A great Valentine’s Day gift
This year, Valentine’s Day is on Sunday, so gentlemen, don’t wait until the last minute to order those dozen roses.
The florists might be closed, along with the jewelers.
I know there’s always Wally World and the big supermarkets, but please take care of business before Sunday morning.
Me? Some might call me cheap, but I prefer the more elegantly fashionable word, frugal. It’s a more genteel and sensitive word that illuminates my inner nature. Look it up. Frugal is an adjective for one who seeks to “avoid an unnecessary monetary expenditure.” I’m sensitive to the width of my wallet. The thicker the better.
But far be it from me to miss an opportunity to express that greatest of emotions, love.
“How do I love thee?” begins the Elizabeth Barrett Browning Sonnet No. 43. It continues with an accounting of the ways. The words are beautiful and cost nothing to memorize. Perhaps, I could do that. Memorize the poem and recite it to Donna Sue as she arises Sunday morning.
“How do I love thee?” I would begin. “Let me count the ways. One, two, three, four….” I would go on and on with numbers until she stopped me.
“What are you doing?” she would ask.
“I’m counting the ways I love thee,” I would answer. “Now where was I? Five, six, seven….”
I’m not sure that poetry stuff will work. Maybe I should try flowers. I could get a dozen roses. Like the young man who loved his girlfriend so much that he promised her a rose for every year of her life. She swooned, “oh how romantic.”
He visited his regular florist and ordered 21 roses, one for each of his beautiful girlfriend’s life. The florist loved the business that the young man brought him all during the year and decided, unbeknownst to the young man, to add an extra dozen roses.
The next day, his girlfriend received her gift of roses with great anticipation until she saw that her boyfriend had sent her 33 roses instead of 21. The young man never found out why she was so mad because she never talked to him again!
It will come as no surprise to you that Valentine’s Day is a florist’s busiest day. And of all the cut flowers sold that day, at least one-half are roses. Over 100 million roses will be sold during the three-day period that encompasses Valentine’s Day.
Maybe I could go with candy this year. The heart-shaped red boxes of candy have been on the shelves of our stores for many weeks now. Most of them are filled with chocolates delight. Chocolate is good to the taste and good for the emotions. One of the important substances within chocolate is known scientifically as phenylethylamine. I can’t say it or spell it without help, but it definitely affects the human body.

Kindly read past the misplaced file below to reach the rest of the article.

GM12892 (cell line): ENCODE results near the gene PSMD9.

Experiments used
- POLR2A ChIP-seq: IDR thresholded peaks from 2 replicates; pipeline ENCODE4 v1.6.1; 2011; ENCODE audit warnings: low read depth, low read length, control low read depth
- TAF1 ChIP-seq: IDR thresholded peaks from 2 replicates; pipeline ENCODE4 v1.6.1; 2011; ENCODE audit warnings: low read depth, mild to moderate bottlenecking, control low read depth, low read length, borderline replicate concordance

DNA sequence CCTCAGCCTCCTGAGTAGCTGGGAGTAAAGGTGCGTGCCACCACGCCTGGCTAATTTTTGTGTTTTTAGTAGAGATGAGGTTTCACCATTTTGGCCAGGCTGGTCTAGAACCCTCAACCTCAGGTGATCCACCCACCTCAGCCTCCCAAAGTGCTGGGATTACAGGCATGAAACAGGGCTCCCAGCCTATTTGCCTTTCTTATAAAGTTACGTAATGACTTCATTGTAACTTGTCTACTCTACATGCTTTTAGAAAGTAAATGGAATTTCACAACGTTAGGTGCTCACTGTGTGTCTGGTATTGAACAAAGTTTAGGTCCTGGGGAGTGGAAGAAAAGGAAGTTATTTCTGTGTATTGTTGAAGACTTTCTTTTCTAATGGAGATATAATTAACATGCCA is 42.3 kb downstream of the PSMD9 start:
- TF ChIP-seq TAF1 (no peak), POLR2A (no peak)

Phenylethylamine lifts our spirits and energizes our bodies. Its levels in the brain have been linked to “falling in love.” I guess that’s one of the main reasons why chocolate and Valentine’s Day go hand in hand. Another great thing about chocolate, if you choose the right kind, is that if your loved one doesn’t eat it, you can!
Another kind of candy that’s not chocolate, but associated with Valentine’s day are those sour, little pastel-colored hearts with the cute messages on them. Remember them from school? They are from the NECCO Company and are called Sweethearts. They’ve been around since Abraham Lincoln was president.
Perhaps no Valentine gift would be complete without a card. In fact when the word valentine is spoken, it most often refers to “a” valentine, which is a card. The idea of sending a card to express love is almost 2,000 years old. The first Valentine note or card could have been sent as far back as 289 AD.
I say, “could have,” because there is no way of being sure of just which Valentine of ancient times (there were three) is the original. One legend has Valentine of Rome being imprisoned during the time of Emperor Claudius. He is accused of giving aid to prisoners. While in prison, he became enamored of his jailer’s daughter. Legend has it that he sent her a love letter and signed it “From Your Valentine.”
The origin of who, when and where the tradition of Valentine cards may have begun is unclear, but there is no misunderstanding of the popularity of today’s tradition of sending Valentine cards and wishes.
Of the percentage of people who participate in Valentine’s Day, 65 percent give cards. The aforementioned candy is used by 38 percent, while flowers are sent by 32 percent. An estimated 1 billion cards will be sent, worldwide, this year.
The Valentine’s Day dilemma is a kind of romantic paper-rock-scissors game.
Which will it be for you?
Whichever you choose, I hope your choice will have the right feeling behind it. After all is said and done, one day of showing some effort won’t make up for the rest of the year if you have taken for granted that one who means so much.
Valentine’s Day is about love and about showing it. I think it is pretty appropriate that this year Valentine’s Day is on Sunday. That’s the Lord’s Day and no matter how many flowers or cards we send, no matter how many boxes of chocolates are sold, no matter what beautiful words are spoken, God has trumped all our gifts. He has sent us the greatest Valentine of all time. And He spared no expense.